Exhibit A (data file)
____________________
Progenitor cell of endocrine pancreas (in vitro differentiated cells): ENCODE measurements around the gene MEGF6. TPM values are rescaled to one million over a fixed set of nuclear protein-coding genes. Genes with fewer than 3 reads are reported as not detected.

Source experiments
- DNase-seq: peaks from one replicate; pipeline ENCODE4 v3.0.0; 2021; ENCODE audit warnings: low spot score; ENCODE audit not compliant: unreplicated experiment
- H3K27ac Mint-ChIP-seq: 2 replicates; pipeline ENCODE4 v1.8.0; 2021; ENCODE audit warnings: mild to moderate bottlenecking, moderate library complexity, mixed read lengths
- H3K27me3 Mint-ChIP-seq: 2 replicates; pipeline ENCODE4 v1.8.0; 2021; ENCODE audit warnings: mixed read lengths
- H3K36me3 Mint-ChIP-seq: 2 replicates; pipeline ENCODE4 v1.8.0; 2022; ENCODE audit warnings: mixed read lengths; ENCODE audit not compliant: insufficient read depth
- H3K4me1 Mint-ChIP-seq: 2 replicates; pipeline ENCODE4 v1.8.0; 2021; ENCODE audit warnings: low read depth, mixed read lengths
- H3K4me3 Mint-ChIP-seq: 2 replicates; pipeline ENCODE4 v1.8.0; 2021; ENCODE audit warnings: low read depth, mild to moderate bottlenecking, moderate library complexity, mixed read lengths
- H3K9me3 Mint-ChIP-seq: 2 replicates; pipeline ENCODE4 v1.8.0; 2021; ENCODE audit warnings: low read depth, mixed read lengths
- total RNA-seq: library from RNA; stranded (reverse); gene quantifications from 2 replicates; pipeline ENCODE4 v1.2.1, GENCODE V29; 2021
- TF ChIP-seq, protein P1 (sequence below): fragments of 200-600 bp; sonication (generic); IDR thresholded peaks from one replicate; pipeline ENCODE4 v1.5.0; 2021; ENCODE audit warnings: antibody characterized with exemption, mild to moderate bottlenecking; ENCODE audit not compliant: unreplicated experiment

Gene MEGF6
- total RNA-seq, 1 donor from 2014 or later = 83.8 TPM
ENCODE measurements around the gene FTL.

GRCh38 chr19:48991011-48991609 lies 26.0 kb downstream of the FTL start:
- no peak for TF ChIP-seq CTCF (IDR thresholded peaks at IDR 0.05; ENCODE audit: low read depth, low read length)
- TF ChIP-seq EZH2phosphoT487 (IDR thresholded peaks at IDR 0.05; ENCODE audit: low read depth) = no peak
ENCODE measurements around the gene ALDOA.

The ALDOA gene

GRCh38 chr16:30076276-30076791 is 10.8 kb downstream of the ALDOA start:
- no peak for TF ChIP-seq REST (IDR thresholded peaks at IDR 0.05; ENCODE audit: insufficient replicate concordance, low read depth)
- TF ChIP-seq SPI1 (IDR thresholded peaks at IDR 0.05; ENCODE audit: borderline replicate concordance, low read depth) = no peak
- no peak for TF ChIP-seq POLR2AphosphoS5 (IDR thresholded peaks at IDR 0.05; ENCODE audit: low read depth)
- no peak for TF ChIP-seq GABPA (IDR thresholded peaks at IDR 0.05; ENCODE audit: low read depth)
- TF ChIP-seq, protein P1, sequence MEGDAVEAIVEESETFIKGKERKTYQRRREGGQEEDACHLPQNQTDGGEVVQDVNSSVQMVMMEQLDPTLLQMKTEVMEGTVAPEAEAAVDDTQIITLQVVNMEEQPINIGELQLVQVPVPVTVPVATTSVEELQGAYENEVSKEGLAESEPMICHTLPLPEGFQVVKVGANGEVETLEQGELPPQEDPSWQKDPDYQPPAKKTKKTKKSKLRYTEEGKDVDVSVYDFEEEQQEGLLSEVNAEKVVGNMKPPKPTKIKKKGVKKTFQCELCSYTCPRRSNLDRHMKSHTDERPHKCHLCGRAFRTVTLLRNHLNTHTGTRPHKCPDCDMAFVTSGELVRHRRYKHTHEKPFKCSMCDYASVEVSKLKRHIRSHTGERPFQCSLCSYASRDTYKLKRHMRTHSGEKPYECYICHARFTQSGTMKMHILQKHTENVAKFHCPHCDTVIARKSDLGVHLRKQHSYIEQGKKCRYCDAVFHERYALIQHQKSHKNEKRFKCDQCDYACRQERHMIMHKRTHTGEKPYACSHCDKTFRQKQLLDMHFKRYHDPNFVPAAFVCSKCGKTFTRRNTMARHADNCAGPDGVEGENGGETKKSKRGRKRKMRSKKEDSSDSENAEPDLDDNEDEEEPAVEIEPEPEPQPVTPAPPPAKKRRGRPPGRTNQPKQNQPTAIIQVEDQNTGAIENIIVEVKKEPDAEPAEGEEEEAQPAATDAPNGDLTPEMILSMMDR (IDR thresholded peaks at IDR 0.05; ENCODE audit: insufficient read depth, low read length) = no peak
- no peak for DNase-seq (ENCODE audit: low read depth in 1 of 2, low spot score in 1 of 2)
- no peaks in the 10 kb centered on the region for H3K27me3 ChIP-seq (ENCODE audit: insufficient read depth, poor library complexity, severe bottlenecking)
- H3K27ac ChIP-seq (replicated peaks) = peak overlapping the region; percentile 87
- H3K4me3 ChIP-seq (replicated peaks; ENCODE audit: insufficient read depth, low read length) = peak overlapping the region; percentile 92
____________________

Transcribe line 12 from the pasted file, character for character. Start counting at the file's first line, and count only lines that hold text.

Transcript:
Gene MEGF6